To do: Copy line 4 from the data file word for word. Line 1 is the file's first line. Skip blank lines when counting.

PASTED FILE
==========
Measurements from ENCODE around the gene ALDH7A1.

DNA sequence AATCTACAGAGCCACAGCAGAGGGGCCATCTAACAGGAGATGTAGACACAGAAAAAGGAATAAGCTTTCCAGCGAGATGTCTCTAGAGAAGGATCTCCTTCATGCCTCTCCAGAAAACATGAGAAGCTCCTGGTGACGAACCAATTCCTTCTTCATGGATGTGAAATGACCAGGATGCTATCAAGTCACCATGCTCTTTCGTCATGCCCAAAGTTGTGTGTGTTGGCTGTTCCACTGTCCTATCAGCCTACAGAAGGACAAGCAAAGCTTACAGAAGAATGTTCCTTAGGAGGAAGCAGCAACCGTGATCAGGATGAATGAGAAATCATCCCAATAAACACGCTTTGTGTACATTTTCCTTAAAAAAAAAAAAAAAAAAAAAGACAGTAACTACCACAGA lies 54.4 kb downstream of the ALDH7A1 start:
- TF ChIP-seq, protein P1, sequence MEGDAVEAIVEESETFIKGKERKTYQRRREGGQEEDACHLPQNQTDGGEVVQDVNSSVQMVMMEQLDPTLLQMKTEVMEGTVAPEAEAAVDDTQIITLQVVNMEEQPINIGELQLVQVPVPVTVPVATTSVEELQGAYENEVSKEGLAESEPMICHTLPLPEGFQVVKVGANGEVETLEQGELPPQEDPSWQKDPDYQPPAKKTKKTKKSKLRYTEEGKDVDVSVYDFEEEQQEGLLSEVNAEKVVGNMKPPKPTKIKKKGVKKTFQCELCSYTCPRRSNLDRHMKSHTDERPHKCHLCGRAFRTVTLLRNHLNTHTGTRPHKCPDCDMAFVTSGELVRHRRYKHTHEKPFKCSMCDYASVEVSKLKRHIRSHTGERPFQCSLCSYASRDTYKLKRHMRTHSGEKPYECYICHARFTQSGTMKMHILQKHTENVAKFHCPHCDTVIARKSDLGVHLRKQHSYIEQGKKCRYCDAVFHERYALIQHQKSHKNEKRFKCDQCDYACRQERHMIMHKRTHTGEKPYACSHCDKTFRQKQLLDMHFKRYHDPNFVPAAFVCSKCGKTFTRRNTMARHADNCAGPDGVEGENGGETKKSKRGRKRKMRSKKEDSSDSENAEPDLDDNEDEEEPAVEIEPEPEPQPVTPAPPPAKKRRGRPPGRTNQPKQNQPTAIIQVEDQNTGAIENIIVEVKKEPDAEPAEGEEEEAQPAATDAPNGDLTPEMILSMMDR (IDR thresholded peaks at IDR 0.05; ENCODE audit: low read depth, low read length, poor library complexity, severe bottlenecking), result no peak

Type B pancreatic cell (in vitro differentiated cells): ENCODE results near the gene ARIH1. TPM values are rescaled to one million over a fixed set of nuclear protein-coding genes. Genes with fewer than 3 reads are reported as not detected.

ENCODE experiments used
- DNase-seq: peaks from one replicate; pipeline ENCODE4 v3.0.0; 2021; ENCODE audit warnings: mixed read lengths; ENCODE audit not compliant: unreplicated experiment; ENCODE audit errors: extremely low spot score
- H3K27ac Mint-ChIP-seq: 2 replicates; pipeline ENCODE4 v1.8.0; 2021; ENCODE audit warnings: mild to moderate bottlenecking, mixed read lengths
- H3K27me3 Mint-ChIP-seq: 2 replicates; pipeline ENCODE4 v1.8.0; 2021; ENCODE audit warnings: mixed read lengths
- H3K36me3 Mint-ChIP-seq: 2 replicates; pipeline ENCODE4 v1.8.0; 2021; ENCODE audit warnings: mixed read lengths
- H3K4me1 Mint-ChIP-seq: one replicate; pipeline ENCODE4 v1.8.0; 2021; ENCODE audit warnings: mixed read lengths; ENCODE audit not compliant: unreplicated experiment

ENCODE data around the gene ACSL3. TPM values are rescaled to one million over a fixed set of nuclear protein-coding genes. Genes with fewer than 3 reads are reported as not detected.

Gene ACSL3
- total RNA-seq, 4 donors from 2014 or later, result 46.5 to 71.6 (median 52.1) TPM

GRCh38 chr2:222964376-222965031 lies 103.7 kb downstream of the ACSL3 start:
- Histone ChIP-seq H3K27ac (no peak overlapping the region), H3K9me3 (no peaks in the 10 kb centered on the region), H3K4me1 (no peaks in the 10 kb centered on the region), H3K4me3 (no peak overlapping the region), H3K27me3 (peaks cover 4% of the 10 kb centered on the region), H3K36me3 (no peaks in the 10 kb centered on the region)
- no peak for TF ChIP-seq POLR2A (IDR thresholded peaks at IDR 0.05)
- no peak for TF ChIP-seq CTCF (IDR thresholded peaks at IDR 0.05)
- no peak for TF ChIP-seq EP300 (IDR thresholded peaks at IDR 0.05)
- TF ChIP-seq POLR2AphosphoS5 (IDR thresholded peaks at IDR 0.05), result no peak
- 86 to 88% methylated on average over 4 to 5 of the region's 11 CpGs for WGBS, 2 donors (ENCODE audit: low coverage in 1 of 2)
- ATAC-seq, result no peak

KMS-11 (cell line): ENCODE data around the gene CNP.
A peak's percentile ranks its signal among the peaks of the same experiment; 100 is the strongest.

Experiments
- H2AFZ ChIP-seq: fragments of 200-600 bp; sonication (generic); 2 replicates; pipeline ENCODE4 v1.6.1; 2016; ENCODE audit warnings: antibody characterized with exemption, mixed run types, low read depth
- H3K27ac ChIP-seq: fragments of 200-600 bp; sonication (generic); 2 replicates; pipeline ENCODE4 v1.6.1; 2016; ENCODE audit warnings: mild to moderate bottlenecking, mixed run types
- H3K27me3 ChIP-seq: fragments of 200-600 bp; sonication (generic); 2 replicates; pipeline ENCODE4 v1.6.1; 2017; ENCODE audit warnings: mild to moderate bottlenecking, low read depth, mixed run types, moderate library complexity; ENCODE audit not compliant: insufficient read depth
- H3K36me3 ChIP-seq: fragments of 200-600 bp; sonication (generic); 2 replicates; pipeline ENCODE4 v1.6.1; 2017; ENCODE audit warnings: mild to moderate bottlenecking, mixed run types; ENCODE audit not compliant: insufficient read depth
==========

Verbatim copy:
Type B pancreatic cell (in vitro differentiated cells): ENCODE results near the gene ARIH1. TPM values are rescaled to one million over a fixed set of nuclear protein-coding genes. Genes with fewer than 3 reads are reported as not detected.